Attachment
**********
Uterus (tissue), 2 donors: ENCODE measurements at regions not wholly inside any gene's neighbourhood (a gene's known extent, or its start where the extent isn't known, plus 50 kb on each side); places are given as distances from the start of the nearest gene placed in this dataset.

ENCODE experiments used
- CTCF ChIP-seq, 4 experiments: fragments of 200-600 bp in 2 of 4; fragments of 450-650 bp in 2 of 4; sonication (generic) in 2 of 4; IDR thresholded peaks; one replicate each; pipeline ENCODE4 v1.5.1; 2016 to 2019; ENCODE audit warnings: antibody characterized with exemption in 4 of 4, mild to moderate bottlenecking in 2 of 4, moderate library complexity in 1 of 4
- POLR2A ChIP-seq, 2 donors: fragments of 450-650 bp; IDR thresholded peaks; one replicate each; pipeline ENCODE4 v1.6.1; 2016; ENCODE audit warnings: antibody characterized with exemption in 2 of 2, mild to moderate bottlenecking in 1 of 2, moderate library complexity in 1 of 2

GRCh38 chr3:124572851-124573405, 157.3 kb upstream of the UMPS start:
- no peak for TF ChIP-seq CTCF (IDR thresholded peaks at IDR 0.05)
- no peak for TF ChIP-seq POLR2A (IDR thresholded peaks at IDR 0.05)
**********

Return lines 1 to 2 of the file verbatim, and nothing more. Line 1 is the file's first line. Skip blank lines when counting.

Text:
Uterus (tissue), 2 donors: ENCODE measurements at regions not wholly inside any gene's neighbourhood (a gene's known extent, or its start where the extent isn't known, plus 50 kb on each side); places are given as distances from the start of the nearest gene placed in this dataset.

ENCODE experiments used